My #ReadWomen Recommendations
Here are some of my favourite books written by some AWESOME ladies! Hope some of you can find something on here that interests you:
“The Thirteenth Tale” by Diane Settefield for a gothic, haunting tale of two sisters and a writer’s past
“The Secret History” by Donna Tartt for a modern Greek tragedy and the beautiful prose
“Emma” by Jane Austen for some good old English humour and because who doesn’t love Jane Austen (if you don’t, that’s okay!)
“Little Women” by L.M. Alcott
“Jane Eyre” by Charlotte Bronte
“Rebecca” by Daphne du Maurier
“A Novel Bookstore” by Laurence Cosse - a story of a small French bookstore that would be enjoyable for any lover of literature.
“The Bell Jar” by Sylvia Plath for a profound insight into a mental illness that’s still relevant today.
“A Tree Grows in Brooklyn” by Betty Smith for a sweet coming-of-age story of a girl who loved writing more than anything and for a strong, amazing mother figure.
“Speak” by Laurie Halse Anderson - published almost 20 years ago, the novel has never stopped being important and has helped many victims of sexual assault. “Speak” is important.
“In the Shadow of Blackbirds” and “The Cure for Dreaming” by Cat Winters for the ladies who were way ahead of their time and hauntingly beautiful writing that will stay with you a long time after you close the last page.
“Girl in Translation” by Jean Kwok for a story of an Asian-American immigrant, the hardships and triumphs and the love and heartbreak endured by her as she is forced to choose between two cultures.
“Purple Hibiscus” by Chimamanda Ngozi Adichie for a coming-of-age story about the promise of freedom.
“The Lunar Chronicles” by Marissa Meyer for a great cast of characters and our favourite fairytales re-imagined like never before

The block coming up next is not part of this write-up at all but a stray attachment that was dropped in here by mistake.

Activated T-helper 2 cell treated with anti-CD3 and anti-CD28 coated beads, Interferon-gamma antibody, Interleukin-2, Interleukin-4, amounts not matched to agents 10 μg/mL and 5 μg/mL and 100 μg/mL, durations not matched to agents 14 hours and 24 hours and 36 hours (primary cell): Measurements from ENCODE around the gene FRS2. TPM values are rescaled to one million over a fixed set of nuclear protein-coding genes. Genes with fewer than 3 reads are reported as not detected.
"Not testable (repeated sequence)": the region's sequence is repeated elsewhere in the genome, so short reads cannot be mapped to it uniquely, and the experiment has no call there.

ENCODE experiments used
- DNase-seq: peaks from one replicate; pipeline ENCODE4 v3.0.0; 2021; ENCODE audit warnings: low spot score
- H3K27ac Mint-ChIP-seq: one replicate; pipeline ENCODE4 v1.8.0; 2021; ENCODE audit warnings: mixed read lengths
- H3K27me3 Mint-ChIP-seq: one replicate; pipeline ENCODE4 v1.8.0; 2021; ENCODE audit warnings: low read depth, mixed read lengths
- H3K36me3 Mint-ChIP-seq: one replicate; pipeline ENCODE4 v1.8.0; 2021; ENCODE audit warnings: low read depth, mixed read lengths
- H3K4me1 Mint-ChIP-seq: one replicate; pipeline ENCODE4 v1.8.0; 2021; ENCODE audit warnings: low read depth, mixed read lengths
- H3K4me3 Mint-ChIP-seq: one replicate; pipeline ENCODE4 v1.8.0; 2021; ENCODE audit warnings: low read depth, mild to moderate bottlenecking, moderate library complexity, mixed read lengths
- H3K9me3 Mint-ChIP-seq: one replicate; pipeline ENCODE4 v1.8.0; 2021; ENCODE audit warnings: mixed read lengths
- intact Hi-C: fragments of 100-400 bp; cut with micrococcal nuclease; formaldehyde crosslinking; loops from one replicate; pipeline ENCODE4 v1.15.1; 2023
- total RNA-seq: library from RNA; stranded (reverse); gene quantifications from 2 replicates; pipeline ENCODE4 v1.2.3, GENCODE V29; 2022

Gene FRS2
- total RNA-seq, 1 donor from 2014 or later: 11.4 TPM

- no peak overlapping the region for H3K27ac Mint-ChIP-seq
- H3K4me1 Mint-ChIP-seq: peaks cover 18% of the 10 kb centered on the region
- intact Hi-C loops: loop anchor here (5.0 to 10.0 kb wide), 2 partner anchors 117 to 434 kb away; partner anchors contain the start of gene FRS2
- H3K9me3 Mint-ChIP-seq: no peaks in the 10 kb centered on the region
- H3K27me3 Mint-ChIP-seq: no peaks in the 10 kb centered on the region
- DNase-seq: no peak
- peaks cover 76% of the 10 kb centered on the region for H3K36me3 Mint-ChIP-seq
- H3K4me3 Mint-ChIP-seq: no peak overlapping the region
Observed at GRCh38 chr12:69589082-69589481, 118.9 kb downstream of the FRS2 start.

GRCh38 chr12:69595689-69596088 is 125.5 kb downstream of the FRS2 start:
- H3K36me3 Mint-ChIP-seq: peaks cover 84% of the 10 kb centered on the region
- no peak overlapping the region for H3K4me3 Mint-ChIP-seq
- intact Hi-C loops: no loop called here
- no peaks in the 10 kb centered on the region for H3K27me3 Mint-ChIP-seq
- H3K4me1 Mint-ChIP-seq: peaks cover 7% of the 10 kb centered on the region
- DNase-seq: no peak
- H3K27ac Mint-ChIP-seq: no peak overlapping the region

“Deathless” by Catherynne Valente for a re-imagination of Russian folklore intervined with the heartbreaking events of WWII.
“The Disreputable History of Frankie Landau-Banks” by E.Lockhart for a story of a girl who is possibly a criminal mastermind at 16. The story is about how she got that way.
“The Language of Flowers” by Vanessa Diffenbaugh for an elegantly written story of second chances given to you by the people who love you and by things you love to do.
“Revolution” by Jennifer Donnelly. Most of you know that this is my favourite contemporary YA novel of all time, so I urge all of you to read it when you get the chance.
“Fingersmith” by Sarah Waters for two very unlikeable, very complex heroines with tragically amazing backstories making their way through Dickensian England.
“Wildthorn” by Jane Eagland for a girl stuck in a Victorian asylum for daring to be herself.
“Everything Leads to You” by Nina LaCour for a romance between two girls driven together by their love for the art of film
Fantasy/Sci-fi/Urban fantasy/Magical realism
“Matthew Swift series” by Kate Griffin for an asexual protagonist who’s dead but not really, a lot of badass women of colour, and the magic of the great and terrible London as we’ve never seen before.
“The Invisible Library” by Genevieve Cogman (and the sequel comes out in December!) for some inter-dimension library travel, dragons and badass characters
“The Parasol Protectorate series” by Gail Garriger for an alternative, steampunk Victorian England populated by humans, werewolves, vampires and preternaturals, and some excellent smut.
“The Falconer” series by Elizabeth May for a steampunk Scotland, the evil Fae and a badass heroine
“The Diviners” by Libba Bray for the New York of the roaring 20s where dreams come alive and Naughty John makes you afraid to go to sleep.
“Throne of Glass series” by Sarah J Maas for… well, most of you know what this one is about!
“Vampire Academy series” by Richelle Mead for an underrated boarding school vampire series with wonderful characters
“Bel Dame Apocrypha series” by Kameron Hurley for gritty cyberpunk, badass Muslim queer ladies and a lot of blood, guts and bug-based alien technology.
“Dublin Murder Squard series” by Tana French for five beautifully written gripping murder mystery novels with amazing characters (I love the first two books the most because CASSIE MADDOX)
“Books by Gillian Flynn” - yes, all three of her novels in all their glory of unreliable narrators and female villains.